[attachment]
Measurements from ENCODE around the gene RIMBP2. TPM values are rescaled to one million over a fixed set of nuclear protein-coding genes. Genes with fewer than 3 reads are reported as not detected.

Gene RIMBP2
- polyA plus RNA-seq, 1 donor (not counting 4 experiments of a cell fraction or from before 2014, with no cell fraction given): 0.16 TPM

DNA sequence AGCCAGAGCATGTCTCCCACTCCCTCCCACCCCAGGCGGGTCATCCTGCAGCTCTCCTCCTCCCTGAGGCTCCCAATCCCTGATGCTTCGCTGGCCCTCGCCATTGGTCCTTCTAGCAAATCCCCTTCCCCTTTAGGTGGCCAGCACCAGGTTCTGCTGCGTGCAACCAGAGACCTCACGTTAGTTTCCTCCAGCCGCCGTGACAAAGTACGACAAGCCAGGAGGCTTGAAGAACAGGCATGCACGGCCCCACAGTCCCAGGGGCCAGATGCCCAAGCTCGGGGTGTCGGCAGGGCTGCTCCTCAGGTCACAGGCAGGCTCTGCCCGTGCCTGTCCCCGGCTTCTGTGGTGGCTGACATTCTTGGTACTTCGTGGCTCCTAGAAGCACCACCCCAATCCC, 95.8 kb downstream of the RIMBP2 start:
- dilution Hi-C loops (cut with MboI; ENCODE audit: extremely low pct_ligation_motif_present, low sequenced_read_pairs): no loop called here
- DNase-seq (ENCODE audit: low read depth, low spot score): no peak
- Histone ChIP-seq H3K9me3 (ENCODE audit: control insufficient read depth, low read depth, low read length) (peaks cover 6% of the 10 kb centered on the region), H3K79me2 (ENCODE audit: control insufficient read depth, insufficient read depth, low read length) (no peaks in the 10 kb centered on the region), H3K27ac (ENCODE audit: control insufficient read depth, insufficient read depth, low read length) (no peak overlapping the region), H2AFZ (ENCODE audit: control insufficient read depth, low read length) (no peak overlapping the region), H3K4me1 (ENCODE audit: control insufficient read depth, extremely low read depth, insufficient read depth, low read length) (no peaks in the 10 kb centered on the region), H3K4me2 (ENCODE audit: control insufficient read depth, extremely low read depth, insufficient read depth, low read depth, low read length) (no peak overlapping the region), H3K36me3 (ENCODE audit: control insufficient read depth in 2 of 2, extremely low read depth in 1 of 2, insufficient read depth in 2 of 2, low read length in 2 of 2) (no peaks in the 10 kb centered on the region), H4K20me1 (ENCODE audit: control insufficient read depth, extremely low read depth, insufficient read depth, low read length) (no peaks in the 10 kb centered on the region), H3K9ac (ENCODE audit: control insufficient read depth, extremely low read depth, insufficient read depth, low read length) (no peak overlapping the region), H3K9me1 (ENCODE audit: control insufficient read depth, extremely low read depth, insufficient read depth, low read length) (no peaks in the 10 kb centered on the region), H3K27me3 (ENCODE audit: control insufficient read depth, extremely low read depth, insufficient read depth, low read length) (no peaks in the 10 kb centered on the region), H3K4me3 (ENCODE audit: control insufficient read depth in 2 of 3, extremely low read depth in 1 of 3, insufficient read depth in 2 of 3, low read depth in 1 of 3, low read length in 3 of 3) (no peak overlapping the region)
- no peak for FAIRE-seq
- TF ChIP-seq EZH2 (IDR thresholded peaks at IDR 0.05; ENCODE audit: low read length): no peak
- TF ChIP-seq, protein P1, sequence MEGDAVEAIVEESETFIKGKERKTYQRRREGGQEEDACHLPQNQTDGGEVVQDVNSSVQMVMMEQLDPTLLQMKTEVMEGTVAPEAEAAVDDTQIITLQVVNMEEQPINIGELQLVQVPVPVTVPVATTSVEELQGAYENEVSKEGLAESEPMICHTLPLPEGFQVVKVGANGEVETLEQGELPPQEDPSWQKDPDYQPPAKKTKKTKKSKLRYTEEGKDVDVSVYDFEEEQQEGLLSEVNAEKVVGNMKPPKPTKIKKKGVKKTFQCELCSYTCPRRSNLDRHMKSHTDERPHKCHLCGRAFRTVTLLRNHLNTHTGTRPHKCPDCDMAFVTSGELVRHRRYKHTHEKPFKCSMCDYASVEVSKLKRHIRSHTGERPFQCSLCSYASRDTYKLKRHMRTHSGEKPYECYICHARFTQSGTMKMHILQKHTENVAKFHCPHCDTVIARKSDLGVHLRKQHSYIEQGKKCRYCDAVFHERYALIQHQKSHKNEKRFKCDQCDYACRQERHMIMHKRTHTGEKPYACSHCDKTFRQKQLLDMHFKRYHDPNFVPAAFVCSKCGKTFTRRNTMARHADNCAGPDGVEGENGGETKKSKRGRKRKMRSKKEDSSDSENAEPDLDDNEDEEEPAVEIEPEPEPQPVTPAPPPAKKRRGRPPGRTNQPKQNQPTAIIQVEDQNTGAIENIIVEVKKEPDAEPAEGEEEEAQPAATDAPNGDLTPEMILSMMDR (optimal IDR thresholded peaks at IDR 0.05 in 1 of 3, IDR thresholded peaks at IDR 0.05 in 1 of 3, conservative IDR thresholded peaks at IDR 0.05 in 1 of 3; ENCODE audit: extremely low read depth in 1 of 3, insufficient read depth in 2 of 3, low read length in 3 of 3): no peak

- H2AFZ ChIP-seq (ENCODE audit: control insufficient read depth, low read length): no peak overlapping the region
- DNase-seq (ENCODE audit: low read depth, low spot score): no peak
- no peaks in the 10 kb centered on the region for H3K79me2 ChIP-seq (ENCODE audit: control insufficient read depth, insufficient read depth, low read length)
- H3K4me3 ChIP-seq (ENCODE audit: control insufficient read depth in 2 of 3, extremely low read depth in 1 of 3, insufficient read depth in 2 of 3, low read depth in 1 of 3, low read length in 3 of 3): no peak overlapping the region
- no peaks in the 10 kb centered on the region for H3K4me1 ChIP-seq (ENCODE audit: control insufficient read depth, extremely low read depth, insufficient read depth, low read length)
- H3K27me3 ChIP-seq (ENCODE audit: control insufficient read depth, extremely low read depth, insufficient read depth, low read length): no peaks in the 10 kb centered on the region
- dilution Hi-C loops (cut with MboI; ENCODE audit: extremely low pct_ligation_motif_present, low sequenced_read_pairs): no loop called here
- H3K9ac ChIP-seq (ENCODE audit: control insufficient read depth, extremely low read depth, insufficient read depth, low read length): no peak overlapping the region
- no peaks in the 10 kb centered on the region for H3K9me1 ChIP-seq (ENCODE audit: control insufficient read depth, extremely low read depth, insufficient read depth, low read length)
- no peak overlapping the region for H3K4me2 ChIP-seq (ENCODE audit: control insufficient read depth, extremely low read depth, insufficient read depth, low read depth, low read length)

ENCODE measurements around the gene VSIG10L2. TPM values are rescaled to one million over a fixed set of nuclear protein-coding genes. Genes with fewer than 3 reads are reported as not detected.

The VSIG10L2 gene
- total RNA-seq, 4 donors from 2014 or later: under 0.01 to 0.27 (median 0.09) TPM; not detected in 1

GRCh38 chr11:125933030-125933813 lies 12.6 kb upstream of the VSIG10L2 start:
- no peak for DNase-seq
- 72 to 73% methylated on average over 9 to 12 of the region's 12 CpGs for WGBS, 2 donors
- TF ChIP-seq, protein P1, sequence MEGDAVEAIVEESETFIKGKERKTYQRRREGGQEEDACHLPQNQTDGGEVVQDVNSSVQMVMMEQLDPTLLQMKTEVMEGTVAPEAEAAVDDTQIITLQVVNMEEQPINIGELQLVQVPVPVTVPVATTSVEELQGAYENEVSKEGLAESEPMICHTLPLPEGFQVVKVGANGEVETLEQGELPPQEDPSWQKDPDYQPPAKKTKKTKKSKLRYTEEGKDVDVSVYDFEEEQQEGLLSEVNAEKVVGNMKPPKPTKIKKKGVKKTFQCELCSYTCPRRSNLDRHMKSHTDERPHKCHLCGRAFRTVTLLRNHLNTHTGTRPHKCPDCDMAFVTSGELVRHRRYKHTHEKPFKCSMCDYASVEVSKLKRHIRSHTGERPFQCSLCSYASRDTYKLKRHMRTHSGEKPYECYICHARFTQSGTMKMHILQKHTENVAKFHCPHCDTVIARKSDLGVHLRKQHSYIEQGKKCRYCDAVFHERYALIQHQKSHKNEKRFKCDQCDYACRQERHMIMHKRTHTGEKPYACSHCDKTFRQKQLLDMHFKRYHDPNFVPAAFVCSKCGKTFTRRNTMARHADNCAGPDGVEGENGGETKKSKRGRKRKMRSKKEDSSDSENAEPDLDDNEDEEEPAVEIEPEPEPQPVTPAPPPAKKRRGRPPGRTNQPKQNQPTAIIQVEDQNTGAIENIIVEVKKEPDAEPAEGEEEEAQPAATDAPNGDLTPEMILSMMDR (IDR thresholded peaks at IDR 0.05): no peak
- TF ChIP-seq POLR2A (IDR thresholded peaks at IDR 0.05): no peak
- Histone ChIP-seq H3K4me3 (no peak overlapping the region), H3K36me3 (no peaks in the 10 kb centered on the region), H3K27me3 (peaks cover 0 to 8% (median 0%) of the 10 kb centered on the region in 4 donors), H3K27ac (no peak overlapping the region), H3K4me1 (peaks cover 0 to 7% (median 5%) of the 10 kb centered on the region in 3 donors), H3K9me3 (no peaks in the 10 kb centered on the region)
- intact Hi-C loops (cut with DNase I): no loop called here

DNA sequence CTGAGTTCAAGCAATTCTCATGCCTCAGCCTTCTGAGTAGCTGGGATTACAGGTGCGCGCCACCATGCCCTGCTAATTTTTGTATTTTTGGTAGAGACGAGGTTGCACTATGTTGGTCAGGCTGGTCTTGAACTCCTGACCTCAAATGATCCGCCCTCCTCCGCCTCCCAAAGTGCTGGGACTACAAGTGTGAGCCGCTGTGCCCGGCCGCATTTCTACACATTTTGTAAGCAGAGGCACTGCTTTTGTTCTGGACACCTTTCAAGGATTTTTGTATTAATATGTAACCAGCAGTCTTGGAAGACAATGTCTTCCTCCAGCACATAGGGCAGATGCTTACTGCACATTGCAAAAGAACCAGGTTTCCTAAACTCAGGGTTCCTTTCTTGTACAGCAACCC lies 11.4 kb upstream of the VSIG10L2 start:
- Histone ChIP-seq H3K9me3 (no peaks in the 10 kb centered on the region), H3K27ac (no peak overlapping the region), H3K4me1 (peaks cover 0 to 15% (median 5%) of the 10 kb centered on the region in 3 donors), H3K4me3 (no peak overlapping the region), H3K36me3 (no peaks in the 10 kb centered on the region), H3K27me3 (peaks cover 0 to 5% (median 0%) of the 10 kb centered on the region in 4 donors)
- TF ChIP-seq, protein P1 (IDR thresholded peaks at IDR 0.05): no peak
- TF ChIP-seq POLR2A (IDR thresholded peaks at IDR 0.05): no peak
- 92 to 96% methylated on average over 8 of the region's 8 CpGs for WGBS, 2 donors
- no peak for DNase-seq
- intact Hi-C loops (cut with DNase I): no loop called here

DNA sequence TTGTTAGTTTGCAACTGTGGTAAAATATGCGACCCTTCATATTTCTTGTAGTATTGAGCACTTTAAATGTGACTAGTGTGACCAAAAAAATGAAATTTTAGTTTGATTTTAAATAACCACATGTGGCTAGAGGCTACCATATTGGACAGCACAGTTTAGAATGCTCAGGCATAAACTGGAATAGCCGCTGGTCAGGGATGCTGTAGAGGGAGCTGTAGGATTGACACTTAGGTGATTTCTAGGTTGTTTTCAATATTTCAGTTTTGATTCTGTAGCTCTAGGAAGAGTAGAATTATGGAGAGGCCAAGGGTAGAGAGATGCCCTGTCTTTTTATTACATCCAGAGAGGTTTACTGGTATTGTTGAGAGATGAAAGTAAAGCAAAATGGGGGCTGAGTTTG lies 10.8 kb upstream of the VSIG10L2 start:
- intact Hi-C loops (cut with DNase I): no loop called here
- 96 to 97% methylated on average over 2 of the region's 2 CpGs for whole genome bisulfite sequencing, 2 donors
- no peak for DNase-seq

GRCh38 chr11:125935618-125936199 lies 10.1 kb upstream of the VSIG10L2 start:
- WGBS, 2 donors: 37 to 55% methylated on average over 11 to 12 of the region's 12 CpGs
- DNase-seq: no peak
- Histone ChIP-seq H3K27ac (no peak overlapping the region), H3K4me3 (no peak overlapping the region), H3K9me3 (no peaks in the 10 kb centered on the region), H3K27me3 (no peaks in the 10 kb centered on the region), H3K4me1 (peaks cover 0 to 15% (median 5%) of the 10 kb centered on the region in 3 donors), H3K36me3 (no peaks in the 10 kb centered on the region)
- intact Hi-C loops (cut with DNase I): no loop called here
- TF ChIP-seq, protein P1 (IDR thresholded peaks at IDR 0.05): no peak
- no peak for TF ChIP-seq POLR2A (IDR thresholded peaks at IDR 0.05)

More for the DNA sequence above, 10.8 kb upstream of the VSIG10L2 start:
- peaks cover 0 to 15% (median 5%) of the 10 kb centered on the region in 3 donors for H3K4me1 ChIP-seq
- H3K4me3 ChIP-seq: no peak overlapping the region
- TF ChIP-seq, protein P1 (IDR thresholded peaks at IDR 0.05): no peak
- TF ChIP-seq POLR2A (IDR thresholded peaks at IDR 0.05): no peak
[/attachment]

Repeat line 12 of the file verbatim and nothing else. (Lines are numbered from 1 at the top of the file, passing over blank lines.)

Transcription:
- DNase-seq (ENCODE audit: low read depth, low spot score): no peak